East Meets East with Yousef

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Friday, January 10, 2014

WHEN Yousef Hassan was born into this world nine months ago, he unwittingly wove into the fabric of his already culturally diverse family his own Arabic bloodline. At his thanksgiving party at Planta Centro Bacolod Hotel & Residences last January 5, the faces that I saw were Filipino, Chinese, Indian, and Spanish with Yousef providing the only Arabic presence that late afternoon; his Middle Eastern father was still in Kuwait where the Hassans reside.

Yousef’s mother is Kristy Marie Tan whose father is well-known businessman Vic Tan, a Filipino of pure Chinese descent, and whose mother Pushpa Menghnani has Filipino, Spanish, and Indian blood running through her veins. Thirty-three-year-old Kristy was a Kuwait Airlines flight and eventually ground stewardess who met her Kuwaiti husband at work. Muhammad Hassan is a Kuwait Airlines officer who was smitten with this Filipina of Chinese, Indian and Spanish lineage, and became a brother-in-law to the Tan siblings Sunel, Sheila Marie, Dr. Ann Marie, and Vincent. In effect, the Menghnani and Tan “dynasty” is an interesting blend of cultures that actually echoes Philippine culture in general.

Only Dr. Ann who was on duty at a Manila hospital was absent from this important family gathering. Sunel’s brood came in full force all the way from Sydney where he works as a chef and where wife Maritess de la Rama works as a nurse at the Prince of Wales Hospital. Sons Miggy, Anton, and JP took time to see their cousin Yousef for the first time. The excited grandmother acted as a very willing babysitter to free up daughter Kristy in order for her to supervise the event. Pushpa carried Yousef in her arms and showed him off to an adoring coterie of friends who cooed at him. The proud grandfather who refused to be called “Lolo” was really beside himself. Vic Tan took an active role in the event and seemed to be on top of everything. He even knew how much the jauntily decorated cupcakes cost!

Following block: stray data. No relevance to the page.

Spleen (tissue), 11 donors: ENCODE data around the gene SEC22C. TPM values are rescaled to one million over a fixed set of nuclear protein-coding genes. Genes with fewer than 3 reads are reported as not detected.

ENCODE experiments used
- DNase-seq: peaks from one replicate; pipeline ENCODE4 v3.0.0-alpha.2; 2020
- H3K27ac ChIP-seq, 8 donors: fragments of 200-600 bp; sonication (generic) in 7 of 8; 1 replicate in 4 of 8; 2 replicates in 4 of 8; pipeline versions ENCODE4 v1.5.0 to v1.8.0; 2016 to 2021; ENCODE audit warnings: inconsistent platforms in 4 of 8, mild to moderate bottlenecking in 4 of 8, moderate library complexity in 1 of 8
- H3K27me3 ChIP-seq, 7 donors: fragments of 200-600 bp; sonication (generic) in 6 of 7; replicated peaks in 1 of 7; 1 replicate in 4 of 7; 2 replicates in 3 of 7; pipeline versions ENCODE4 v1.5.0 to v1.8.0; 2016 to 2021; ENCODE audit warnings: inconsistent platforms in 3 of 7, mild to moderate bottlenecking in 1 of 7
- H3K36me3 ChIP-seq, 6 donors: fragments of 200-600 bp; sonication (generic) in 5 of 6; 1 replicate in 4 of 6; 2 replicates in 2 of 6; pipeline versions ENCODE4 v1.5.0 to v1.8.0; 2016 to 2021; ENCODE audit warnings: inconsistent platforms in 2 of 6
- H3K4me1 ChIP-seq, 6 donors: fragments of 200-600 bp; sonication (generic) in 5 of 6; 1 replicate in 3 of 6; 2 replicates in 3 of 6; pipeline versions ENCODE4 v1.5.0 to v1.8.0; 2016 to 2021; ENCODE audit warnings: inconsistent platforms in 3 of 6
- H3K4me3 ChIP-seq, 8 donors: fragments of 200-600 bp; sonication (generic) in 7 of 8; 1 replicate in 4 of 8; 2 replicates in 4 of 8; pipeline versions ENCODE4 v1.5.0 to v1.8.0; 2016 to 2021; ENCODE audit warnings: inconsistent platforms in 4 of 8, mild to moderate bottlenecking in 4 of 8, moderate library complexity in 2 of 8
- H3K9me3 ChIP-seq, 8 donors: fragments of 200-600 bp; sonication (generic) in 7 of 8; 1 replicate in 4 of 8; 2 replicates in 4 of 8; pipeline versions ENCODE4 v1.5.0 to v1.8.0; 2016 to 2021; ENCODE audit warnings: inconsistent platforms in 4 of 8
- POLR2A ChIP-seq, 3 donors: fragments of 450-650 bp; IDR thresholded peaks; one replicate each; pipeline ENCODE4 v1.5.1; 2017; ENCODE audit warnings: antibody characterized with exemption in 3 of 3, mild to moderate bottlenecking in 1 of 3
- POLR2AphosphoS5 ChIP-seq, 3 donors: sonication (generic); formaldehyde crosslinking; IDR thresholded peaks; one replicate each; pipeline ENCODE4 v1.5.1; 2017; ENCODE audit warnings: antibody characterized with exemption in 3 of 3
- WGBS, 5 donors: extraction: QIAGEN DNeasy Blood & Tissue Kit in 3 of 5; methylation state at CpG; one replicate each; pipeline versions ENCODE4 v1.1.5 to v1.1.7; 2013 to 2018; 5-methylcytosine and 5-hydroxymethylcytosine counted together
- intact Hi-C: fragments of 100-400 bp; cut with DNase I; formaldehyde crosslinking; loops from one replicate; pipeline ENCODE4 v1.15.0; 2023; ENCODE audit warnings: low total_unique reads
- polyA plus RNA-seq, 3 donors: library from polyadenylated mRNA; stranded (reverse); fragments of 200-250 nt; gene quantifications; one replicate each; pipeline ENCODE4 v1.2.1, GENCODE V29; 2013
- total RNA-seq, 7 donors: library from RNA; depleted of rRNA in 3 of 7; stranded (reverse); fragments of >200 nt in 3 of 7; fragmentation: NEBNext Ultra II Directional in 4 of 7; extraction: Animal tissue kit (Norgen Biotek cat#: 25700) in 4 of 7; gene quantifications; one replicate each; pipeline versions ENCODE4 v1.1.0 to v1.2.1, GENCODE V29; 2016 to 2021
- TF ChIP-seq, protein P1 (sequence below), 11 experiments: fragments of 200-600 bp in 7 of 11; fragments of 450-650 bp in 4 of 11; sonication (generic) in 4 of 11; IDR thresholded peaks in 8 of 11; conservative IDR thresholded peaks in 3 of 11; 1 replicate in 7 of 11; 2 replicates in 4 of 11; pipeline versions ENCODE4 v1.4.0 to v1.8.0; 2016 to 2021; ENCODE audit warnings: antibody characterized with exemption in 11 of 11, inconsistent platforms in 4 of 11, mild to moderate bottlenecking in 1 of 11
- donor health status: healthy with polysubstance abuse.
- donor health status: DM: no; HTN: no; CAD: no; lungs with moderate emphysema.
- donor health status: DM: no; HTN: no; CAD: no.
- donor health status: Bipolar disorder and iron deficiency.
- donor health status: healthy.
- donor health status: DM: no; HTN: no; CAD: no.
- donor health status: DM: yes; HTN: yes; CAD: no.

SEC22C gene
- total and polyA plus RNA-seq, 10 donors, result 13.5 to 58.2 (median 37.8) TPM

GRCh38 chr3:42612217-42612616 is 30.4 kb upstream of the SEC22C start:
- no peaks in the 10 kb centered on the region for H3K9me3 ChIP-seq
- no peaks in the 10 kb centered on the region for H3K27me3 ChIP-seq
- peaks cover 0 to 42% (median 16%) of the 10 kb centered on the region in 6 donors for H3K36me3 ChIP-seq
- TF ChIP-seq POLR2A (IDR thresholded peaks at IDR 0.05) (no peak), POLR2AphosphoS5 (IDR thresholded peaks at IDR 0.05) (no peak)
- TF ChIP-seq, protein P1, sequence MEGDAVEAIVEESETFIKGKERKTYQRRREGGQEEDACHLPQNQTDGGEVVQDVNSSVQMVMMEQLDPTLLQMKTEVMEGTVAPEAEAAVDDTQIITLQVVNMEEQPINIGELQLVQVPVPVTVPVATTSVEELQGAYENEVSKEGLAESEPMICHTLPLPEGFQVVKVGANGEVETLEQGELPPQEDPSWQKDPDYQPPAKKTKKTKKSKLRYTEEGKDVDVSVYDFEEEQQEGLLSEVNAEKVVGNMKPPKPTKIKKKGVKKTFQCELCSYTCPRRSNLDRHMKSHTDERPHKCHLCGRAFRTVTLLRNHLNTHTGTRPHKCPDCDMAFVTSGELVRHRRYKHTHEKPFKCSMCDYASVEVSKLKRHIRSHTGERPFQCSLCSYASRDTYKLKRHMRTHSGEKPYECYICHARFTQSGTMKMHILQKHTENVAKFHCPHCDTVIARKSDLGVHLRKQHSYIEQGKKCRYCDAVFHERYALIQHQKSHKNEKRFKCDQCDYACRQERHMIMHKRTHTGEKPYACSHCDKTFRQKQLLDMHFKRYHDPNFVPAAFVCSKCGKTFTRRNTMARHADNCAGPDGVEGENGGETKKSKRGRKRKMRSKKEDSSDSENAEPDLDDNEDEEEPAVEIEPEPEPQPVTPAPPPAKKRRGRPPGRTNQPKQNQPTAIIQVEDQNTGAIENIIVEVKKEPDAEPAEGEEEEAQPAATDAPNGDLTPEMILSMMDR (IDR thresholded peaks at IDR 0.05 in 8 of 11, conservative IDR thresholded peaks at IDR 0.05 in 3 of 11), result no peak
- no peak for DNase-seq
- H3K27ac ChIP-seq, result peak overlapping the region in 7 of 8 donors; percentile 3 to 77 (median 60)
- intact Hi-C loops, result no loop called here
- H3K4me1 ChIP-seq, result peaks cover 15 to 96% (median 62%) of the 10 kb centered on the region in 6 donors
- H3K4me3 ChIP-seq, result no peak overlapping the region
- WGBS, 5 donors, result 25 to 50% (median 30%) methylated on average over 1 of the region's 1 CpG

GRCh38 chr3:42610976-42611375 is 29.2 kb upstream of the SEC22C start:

It was obvious in the midst of admiring glances that Yousef was really the star of the show. And such a well-behaved handsome star at that. He was sweetly smiling most of the time and never showed even a grimace to the delight of everyone. His Middle Eastern features caused many to remark, “Ay, wala na ang Tan” which meant that nary a trace of his Oriental heritage could be seen on his face. I’m sure his doting Lolo doesn’t mind at all. And nor did the mélange of guests of very young children, grandparents, and those of ages in between who all had a blast. Tita Teray, the perky and efficient host ran the show so well that Yousef’s clan was worry-free. Chef BJ Uy was on hand to supervise the buffet tables and I congratulated him on the brazo de Gitano and the cilantro-flecked potato pancakes. There were buffet tables for the kids and buffet tables for the adults. Everyone was satiated, in good spirits, and very happy.

To Yousef (Arabic for “Joseph”), may Allah’s hand be with you always and I pray that you will be a good son to Muhammad and Kristy, be a never-ending source of joy to Vic and Pushpa, a strong and responsible Manong to your younger siblings, and the pride of your patchwork quilt of cultures wherever Fate will bring you in this world. Maktub.

Published in the Sun.Star Bacolod newspaper on January 10, 2014.


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